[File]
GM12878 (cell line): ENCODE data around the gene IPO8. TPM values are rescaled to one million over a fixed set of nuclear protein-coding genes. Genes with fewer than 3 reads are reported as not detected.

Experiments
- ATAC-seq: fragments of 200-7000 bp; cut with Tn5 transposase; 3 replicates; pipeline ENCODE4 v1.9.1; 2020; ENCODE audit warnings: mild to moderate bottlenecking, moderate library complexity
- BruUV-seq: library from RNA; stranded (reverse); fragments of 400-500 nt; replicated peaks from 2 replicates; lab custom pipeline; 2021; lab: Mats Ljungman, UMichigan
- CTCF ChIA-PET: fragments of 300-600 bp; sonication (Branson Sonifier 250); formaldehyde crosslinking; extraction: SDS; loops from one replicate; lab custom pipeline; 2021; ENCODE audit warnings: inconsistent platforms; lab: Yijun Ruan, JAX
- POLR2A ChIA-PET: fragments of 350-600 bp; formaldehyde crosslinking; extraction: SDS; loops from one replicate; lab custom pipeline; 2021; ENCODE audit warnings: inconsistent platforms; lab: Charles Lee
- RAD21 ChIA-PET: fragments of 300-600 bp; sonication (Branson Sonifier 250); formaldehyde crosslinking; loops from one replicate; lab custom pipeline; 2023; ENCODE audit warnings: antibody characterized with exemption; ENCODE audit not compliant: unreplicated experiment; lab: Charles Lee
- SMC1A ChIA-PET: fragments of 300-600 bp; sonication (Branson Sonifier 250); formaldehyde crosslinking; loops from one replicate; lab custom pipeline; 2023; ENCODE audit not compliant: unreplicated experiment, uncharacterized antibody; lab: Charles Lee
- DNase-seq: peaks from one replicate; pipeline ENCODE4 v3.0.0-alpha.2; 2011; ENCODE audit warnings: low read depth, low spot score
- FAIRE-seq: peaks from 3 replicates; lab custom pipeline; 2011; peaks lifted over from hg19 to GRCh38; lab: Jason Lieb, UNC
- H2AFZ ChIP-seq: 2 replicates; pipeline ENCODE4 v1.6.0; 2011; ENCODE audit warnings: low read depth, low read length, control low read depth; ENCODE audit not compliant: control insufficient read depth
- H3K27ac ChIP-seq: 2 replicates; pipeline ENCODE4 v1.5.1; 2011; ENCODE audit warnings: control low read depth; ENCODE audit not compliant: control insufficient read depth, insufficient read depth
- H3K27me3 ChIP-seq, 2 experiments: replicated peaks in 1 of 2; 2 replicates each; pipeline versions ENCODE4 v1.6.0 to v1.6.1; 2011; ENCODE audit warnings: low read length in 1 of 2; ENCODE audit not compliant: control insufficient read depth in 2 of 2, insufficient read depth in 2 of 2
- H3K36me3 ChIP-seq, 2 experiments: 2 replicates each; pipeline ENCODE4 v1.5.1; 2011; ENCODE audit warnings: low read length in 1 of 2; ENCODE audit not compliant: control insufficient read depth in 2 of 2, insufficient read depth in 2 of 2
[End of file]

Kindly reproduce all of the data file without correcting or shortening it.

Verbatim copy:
GM12878 (cell line): ENCODE data around the gene IPO8. TPM values are rescaled to one million over a fixed set of nuclear protein-coding genes. Genes with fewer than 3 reads are reported as not detected.

Experiments
- ATAC-seq: fragments of 200-7000 bp; cut with Tn5 transposase; 3 replicates; pipeline ENCODE4 v1.9.1; 2020; ENCODE audit warnings: mild to moderate bottlenecking, moderate library complexity
- BruUV-seq: library from RNA; stranded (reverse); fragments of 400-500 nt; replicated peaks from 2 replicates; lab custom pipeline; 2021; lab: Mats Ljungman, UMichigan
- CTCF ChIA-PET: fragments of 300-600 bp; sonication (Branson Sonifier 250); formaldehyde crosslinking; extraction: SDS; loops from one replicate; lab custom pipeline; 2021; ENCODE audit warnings: inconsistent platforms; lab: Yijun Ruan, JAX
- POLR2A ChIA-PET: fragments of 350-600 bp; formaldehyde crosslinking; extraction: SDS; loops from one replicate; lab custom pipeline; 2021; ENCODE audit warnings: inconsistent platforms; lab: Charles Lee
- RAD21 ChIA-PET: fragments of 300-600 bp; sonication (Branson Sonifier 250); formaldehyde crosslinking; loops from one replicate; lab custom pipeline; 2023; ENCODE audit warnings: antibody characterized with exemption; ENCODE audit not compliant: unreplicated experiment; lab: Charles Lee
- SMC1A ChIA-PET: fragments of 300-600 bp; sonication (Branson Sonifier 250); formaldehyde crosslinking; loops from one replicate; lab custom pipeline; 2023; ENCODE audit not compliant: unreplicated experiment, uncharacterized antibody; lab: Charles Lee
- DNase-seq: peaks from one replicate; pipeline ENCODE4 v3.0.0-alpha.2; 2011; ENCODE audit warnings: low read depth, low spot score
- FAIRE-seq: peaks from 3 replicates; lab custom pipeline; 2011; peaks lifted over from hg19 to GRCh38; lab: Jason Lieb, UNC
- H2AFZ ChIP-seq: 2 replicates; pipeline ENCODE4 v1.6.0; 2011; ENCODE audit warnings: low read depth, low read length, control low read depth; ENCODE audit not compliant: control insufficient read depth
- H3K27ac ChIP-seq: 2 replicates; pipeline ENCODE4 v1.5.1; 2011; ENCODE audit warnings: control low read depth; ENCODE audit not compliant: control insufficient read depth, insufficient read depth
- H3K27me3 ChIP-seq, 2 experiments: replicated peaks in 1 of 2; 2 replicates each; pipeline versions ENCODE4 v1.6.0 to v1.6.1; 2011; ENCODE audit warnings: low read length in 1 of 2; ENCODE audit not compliant: control insufficient read depth in 2 of 2, insufficient read depth in 2 of 2
- H3K36me3 ChIP-seq, 2 experiments: 2 replicates each; pipeline ENCODE4 v1.5.1; 2011; ENCODE audit warnings: low read length in 1 of 2; ENCODE audit not compliant: control insufficient read depth in 2 of 2, insufficient read depth in 2 of 2